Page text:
DETROIT INSTITUTE OF ARTS The cultural gem of Detroit. The DIA's collection is one of the top six in the United States PROBLEM During the Detroit bankruptcy the art at the DIA was considered city assets and at risk, unless they could raise $500 million to protect it. Every piece belongs to the people of Detroit. And just like a soldier will never leave behind a fallen comrade, each Detroiter (whether Proper or Metro) was called upon to do their part to make sure their art did not become a casualty of a heartless, financial war. SOLUTION No Art Left Behind - A 360o campaign to save the art. — PRINT It started with a series of print ads that aggressively scared readers with images of empty galleries and copy that demanded a sense of urgency.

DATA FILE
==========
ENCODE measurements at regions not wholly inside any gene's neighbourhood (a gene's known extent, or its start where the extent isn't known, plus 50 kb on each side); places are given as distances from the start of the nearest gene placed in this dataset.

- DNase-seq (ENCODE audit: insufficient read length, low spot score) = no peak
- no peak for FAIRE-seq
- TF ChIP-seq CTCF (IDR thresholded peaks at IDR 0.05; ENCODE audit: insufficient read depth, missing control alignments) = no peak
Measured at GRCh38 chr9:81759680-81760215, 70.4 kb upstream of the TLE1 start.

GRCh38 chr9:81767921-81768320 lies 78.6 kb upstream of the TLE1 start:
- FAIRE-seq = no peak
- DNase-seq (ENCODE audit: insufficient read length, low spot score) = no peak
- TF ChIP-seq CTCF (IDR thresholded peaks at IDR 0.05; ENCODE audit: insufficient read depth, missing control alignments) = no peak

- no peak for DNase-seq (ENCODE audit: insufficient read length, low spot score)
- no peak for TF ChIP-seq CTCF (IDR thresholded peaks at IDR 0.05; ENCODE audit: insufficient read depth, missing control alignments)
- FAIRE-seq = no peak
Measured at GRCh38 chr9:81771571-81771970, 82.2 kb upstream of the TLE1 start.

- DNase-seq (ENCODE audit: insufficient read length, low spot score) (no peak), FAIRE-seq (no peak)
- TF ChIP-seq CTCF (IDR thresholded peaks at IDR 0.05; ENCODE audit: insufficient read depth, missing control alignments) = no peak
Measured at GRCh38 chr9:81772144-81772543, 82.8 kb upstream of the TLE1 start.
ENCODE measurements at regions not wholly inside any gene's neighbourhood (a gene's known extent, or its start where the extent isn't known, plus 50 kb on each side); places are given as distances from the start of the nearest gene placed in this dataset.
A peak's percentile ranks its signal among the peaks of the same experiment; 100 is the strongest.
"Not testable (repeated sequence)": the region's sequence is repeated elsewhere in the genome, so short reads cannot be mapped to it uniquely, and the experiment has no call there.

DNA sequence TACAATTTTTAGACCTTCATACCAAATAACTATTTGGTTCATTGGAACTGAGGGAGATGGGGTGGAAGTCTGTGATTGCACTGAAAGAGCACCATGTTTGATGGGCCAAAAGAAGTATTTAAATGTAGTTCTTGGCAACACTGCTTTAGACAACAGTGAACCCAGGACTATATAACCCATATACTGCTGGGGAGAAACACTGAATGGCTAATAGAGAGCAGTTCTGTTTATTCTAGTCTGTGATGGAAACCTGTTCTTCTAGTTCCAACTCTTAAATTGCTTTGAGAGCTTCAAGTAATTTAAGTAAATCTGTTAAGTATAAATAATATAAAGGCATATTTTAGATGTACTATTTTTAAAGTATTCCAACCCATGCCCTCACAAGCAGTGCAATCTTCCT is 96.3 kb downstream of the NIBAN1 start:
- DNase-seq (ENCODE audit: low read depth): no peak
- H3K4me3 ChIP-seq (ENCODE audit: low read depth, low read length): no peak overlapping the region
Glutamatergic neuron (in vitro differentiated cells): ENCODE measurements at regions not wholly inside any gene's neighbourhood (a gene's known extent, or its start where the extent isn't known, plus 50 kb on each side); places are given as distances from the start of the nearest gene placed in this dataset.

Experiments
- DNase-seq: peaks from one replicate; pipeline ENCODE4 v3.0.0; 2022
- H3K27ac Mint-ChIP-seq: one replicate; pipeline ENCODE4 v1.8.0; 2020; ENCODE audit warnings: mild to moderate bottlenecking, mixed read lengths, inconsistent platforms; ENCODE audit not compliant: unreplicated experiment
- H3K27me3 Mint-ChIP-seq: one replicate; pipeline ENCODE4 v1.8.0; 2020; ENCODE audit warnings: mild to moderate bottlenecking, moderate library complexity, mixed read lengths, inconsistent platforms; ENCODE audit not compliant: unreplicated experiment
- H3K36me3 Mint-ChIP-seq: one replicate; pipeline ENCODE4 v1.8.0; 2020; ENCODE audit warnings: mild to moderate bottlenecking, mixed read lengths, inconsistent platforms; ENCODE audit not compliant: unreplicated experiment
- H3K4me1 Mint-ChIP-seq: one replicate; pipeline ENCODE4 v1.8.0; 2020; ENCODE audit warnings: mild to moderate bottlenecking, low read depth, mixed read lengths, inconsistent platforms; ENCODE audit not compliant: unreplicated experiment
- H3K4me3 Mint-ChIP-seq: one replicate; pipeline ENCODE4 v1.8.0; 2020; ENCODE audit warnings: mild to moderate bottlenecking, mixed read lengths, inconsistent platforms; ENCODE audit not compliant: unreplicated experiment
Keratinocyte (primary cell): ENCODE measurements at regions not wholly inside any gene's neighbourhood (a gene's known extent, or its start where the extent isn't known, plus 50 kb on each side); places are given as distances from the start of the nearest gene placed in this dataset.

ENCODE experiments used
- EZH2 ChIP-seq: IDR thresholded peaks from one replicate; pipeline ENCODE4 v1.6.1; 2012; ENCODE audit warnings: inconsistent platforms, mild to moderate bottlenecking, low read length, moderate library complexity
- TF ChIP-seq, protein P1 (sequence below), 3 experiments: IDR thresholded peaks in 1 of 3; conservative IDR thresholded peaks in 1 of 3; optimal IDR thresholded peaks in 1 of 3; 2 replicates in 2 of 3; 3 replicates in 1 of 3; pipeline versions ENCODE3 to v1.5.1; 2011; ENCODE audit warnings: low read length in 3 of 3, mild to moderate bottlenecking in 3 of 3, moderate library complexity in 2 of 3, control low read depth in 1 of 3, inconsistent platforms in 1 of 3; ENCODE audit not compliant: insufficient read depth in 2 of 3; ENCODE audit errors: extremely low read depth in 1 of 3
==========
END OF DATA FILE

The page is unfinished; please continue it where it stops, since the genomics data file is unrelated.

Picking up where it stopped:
DIRECT MAIL Direct mail pieces that resembled empty frames were sent right to their doorstep. OUTDOOR On the highways, drivers were bombarded with tortured art, including Van Gogh's self portrait hanging from concrete gallows. EVENT The anti-auction was a strolling dinner where patrons outbid each other to become sponsors for different art pieces. MICROSITE Along with instructions on donating, the microsite included info on a groundbreaking event, warmly called the anti-auction.
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